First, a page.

Hop like it's the early 2000's.
At the turn of the millennium, 3D platformers were in what many would refer to as their golden age. Early successes like Super Mario 64, Spyro, and Crash Bandicoot gave way to an avalanche of new and classic characters jumping from platform to platform in their own colorful adventures. As Nintendo 64, PlayStation, and Sega Saturn gave way to Gamecube, PlayStation 2, and Dreamcast a second generation of 3D platforming heroes were ready to greet players. The list is seemingly endless but includes the likes of Sonic Adventure along with its sequel, Pac Man World 2 and 3, and a whole bunch of Ratchets, Clanks, Jakks, and Daxters. Among these was a Dreamcast game called Kao the Kangaroo. It was Followed by Kao the Kangaroo: Round 2 on PlayStation 2, Gamecube, and the Xbox (fresh from the Dreamcast’s ashes). Kao the Kangaroo: Mystery of the Volcano rounded off the trilogy exclusively on Windows PC. Now, seventeen years later, Kao returns into our modern era of 3D platformer revival. But does this lesser known hero deserve to stand along the best that contemporary 3D platformers have to offer?
This new title, simply Kao the Kangaroo, serves as a reboot for the series. No prior knowledge of the world or its characters is required. After his father Koby and his sister Kaia disappear, Kao discovers a mysterious pair of boxing gloves that give him incredible power. With them he is able to manipulate the elements of fire, ice, and wind by picking up charges scattered around levels. Kao soon learns that strange crystals are affecting the minds of powerful fighting masters around the world, and he’ll need to defeat them if he is to have any hope of finding out what happened to his family.
Gameplay takes place across four distinct hub worlds. Each of these sports several levels, with access predicated on the number of runes you’ve collected. A few runes are hidden within each hub world, but the majority are tucked away inside levels. The hub worlds themselves are quite expansive and contain plenty of hidden areas. They’re genuinely fun to explore, even if you’re not actively in need of their runes to access the next level. Hubs also include shops where you can buy extra lives and health upgrades, along with wardrobe options for Kao. These cosmetics unlock as you go and even include Kao’s classic appearance. Unfortunately, the costumes don’t translate to cutscenes, but still make for a fun use of your coins, which you’ll likely have plenty of at any given time.
Levels are primarily linear, with side areas and alternate paths hidden throughout. Levels are often quite long, especially if you’re looking to collect everything. Each level contains several runes, three letters to spell Kao, and a few hidden diamonds. 100% completion of each level is by no means required, but if you’re like me, you’ll likely spend 10-15 minutes on average exploring every course. Levels are overall well designed, especially those that make ample use of your elemental abilities. For example you may use the ice ability to freeze a body of water, or even to freeze a boomerang which you’ll then hurl at the waterfall to stop the flow of water entirely. Each elemental ability is used in multiple ways, and late game stages do a decent job of requiring you to string together multiple abilities to solve small puzzles. Most significant uses of these abilities, however, do use up a charge, meaning that you’ll constantly be on the lookout for more. I personally didn’t see how having the elements tied to charge rather than simply being a permanent upgrade added anything to the experience. There is almost always an appropriate charge nearby any puzzle, but you can only hold three at any given time. This means late game challenges can require a bit of shuffling as you store up the exact combo of charges you’ll wind up needing.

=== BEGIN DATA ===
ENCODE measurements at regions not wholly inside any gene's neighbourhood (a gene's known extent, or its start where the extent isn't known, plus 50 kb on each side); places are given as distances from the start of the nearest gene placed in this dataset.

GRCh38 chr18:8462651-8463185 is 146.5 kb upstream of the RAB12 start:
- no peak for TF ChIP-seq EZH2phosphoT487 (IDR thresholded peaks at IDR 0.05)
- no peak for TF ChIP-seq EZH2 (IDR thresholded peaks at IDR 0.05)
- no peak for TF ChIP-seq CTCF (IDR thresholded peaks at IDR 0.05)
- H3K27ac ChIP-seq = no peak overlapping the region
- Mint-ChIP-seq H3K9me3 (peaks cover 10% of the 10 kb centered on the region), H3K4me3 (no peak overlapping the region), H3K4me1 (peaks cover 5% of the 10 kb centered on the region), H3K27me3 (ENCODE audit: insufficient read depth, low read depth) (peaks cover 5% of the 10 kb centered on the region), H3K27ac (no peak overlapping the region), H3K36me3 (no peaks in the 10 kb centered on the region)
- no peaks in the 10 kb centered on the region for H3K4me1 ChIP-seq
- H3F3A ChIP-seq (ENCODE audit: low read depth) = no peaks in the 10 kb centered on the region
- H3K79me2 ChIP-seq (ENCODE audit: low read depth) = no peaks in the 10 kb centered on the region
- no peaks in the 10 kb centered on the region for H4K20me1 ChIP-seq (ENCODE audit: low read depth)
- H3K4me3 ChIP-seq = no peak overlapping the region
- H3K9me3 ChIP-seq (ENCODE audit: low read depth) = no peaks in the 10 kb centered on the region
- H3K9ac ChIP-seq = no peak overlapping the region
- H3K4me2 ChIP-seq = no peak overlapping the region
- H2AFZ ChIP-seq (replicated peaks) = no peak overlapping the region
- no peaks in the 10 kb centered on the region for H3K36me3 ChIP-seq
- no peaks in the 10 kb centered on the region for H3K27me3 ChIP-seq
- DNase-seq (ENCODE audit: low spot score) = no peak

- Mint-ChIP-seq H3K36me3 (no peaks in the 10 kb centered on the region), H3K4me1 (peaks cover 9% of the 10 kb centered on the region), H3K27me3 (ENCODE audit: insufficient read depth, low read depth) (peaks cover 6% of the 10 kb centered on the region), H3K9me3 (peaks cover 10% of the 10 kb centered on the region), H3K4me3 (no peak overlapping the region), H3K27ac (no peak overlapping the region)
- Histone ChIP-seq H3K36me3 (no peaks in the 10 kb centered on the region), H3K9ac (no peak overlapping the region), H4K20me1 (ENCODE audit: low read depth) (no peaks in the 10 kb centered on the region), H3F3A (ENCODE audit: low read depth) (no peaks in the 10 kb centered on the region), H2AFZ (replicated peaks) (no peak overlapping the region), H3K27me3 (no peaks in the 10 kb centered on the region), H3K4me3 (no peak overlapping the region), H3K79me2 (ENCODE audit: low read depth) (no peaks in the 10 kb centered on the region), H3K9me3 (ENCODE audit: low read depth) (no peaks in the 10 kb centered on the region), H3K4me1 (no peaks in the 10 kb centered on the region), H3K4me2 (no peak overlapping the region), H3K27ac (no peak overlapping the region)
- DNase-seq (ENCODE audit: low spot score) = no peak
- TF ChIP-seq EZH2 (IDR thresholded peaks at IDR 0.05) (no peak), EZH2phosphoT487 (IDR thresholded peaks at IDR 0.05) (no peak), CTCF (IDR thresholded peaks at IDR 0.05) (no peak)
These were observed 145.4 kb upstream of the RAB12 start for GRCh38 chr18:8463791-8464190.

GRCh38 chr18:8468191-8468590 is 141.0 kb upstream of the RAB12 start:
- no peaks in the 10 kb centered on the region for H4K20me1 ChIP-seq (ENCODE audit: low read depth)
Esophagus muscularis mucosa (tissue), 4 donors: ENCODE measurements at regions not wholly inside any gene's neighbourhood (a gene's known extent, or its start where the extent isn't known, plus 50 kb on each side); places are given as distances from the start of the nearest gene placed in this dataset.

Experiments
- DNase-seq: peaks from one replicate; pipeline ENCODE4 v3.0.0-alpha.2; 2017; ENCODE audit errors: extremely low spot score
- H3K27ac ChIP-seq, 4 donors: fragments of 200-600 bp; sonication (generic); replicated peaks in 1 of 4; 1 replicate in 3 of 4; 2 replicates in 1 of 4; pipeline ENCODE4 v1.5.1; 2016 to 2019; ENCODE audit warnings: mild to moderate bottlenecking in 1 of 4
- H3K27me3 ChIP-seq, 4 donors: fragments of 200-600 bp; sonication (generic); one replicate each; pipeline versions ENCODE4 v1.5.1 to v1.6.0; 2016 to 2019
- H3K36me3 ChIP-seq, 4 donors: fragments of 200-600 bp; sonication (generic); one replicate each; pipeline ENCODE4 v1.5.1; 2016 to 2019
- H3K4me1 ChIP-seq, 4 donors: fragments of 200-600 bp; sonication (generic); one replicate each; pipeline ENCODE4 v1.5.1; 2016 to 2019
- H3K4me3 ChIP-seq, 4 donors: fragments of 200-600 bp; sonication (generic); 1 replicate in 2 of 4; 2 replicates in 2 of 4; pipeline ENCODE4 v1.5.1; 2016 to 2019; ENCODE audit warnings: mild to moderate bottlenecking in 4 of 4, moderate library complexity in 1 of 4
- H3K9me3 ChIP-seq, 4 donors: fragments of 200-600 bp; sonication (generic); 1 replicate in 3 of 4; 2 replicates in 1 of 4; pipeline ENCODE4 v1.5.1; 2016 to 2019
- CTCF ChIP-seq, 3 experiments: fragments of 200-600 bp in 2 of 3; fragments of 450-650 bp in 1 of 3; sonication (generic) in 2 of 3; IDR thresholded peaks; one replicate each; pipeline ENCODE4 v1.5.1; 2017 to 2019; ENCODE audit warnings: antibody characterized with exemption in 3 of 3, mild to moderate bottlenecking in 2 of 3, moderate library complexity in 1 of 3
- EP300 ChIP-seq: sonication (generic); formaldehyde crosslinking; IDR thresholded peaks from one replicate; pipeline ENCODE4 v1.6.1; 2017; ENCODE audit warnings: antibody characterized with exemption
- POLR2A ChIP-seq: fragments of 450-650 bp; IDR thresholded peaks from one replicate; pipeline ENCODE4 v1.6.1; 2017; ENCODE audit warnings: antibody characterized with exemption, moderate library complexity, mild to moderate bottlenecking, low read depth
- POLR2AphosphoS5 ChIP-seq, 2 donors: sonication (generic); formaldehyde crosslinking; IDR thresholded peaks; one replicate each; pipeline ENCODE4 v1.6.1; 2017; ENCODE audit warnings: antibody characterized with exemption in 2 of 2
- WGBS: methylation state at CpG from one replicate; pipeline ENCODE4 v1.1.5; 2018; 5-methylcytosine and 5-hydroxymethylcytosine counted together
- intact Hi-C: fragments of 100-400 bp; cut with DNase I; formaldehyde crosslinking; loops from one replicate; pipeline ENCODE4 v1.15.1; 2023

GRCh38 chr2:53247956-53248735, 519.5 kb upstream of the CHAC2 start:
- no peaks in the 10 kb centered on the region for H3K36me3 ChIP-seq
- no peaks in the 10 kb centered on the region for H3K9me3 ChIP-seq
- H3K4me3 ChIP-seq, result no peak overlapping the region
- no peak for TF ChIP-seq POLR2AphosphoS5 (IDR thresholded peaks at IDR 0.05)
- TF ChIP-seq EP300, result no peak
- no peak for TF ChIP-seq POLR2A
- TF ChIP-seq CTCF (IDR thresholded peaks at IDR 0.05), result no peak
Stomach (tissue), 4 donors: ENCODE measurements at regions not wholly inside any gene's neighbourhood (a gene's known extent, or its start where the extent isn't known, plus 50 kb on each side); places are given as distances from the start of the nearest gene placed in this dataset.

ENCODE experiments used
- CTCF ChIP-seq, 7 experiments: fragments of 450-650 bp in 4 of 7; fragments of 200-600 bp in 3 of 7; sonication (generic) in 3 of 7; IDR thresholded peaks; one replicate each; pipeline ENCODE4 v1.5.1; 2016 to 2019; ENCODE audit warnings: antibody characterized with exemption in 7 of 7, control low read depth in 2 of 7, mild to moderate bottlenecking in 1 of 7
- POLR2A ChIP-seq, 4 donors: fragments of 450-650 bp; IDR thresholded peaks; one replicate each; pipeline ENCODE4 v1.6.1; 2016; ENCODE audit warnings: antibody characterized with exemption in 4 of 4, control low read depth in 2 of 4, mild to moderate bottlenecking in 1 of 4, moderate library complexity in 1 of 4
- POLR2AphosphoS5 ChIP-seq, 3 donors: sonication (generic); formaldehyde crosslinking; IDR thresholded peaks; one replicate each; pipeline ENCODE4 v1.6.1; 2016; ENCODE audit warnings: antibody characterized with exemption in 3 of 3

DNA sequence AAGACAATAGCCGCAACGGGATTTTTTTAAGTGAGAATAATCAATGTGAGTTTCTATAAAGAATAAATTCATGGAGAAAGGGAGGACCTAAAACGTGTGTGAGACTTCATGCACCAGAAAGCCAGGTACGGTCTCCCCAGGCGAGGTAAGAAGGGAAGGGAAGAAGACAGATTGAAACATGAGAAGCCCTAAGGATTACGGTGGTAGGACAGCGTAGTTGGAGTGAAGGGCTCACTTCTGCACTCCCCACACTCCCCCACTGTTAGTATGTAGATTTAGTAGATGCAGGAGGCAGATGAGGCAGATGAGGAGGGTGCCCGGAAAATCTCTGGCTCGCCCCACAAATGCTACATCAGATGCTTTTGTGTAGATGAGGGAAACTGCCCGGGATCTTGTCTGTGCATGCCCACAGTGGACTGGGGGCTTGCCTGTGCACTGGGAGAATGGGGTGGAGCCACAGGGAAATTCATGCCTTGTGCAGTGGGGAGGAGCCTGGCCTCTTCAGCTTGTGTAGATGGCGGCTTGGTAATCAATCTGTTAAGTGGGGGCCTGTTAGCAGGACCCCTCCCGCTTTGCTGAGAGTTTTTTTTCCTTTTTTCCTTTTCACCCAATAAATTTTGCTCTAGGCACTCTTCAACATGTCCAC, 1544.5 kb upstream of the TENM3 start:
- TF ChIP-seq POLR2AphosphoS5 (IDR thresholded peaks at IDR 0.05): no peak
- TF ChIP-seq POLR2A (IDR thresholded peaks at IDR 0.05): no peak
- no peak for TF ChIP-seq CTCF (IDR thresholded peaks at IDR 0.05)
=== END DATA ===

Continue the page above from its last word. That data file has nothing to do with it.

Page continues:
Where Kao the Kangaroo runs into trouble, particularly this Switch version, is in performance and general instability. When playing handheld, frame rate drops are extremely persistent. They’re rarely debilitating but always there. Docked mode holds up better but busier stages still cause problems, mostly when lots of objects suddenly need to spawn at once. Bugs are also an issue. Kao’s gloves occasionally didn’t accurately reflect the active element I had equipped. Other times the hud element displaying my charges would break, requiring me to look at the gloves themselves to see what charge I had selected. Late in the game, all of the sounds except for character voices disappeared entirely. At one point, I even fell off a stage expending my final bit of health, but when Kao respawned he didn’t move onto his next life and was instead locked in place with no health, ultimately forcing me to reset the game. While the only legitimate game breaking of these only happened once under very specific conditions and was rectified with a restart, the presence of technical issues was disappointingly common.
Ultimately, Kao the Kangaroo has a lot of the same charm you’ll remember from the back half of the golden age of 3D platformers. Unfortunately it also carries with it quite a bit of technical baggage. Since I’ve only played on Switch, I can’t confidently say how much of this is exclusive to this version. None of it is insurmountable, but I can virtually guarantee you’ll encounter some sort of issue while playing. But once again, underneath that is a solid 3D platformer that deserves to be played. I very earnestly hope that the technical issues can be resolved as I think Kao the Kangaroo is worth playing, especially if you have a fondness for the forgotten 3D platformers of the early 2000s. For now, go in with some caution and be ready to battle some bugs along the way.